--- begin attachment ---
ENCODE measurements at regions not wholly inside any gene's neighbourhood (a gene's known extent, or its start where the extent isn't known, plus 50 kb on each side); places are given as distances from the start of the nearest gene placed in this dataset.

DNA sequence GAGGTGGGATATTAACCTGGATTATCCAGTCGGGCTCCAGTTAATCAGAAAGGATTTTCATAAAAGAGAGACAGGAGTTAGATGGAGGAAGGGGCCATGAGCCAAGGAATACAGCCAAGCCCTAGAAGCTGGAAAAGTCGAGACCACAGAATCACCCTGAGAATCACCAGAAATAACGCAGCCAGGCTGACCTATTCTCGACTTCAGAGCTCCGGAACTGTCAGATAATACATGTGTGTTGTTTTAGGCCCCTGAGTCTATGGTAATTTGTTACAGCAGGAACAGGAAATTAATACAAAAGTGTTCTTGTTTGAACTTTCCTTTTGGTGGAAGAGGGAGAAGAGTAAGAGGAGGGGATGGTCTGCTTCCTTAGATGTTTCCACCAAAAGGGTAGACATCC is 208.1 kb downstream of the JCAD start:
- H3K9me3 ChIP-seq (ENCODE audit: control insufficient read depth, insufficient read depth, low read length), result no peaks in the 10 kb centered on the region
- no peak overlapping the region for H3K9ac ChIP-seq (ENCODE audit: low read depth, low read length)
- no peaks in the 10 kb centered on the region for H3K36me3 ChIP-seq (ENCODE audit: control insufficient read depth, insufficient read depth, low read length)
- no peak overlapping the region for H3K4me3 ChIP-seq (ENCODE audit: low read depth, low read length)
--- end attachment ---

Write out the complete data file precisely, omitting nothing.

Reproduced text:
ENCODE measurements at regions not wholly inside any gene's neighbourhood (a gene's known extent, or its start where the extent isn't known, plus 50 kb on each side); places are given as distances from the start of the nearest gene placed in this dataset.

DNA sequence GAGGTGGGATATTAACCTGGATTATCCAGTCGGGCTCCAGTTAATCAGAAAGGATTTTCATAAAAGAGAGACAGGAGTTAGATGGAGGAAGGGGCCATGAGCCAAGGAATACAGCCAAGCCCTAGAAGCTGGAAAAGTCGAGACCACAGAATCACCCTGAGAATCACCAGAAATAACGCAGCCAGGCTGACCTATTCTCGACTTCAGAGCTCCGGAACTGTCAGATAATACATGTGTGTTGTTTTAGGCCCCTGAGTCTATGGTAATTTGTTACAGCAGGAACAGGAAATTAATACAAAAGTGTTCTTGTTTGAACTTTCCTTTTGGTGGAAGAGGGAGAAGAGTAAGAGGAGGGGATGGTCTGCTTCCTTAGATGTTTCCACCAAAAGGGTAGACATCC is 208.1 kb downstream of the JCAD start:
- H3K9me3 ChIP-seq (ENCODE audit: control insufficient read depth, insufficient read depth, low read length), result no peaks in the 10 kb centered on the region
- no peak overlapping the region for H3K9ac ChIP-seq (ENCODE audit: low read depth, low read length)
- no peaks in the 10 kb centered on the region for H3K36me3 ChIP-seq (ENCODE audit: control insufficient read depth, insufficient read depth, low read length)
- no peak overlapping the region for H3K4me3 ChIP-seq (ENCODE audit: low read depth, low read length)